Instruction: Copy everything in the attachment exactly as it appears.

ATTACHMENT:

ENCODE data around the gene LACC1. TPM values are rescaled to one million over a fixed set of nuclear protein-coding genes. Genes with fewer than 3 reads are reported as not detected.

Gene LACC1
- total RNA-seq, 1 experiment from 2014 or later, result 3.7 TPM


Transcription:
ENCODE data around the gene LACC1. TPM values are rescaled to one million over a fixed set of nuclear protein-coding genes. Genes with fewer than 3 reads are reported as not detected.

Gene LACC1
- total RNA-seq, 1 experiment from 2014 or later, result 3.7 TPM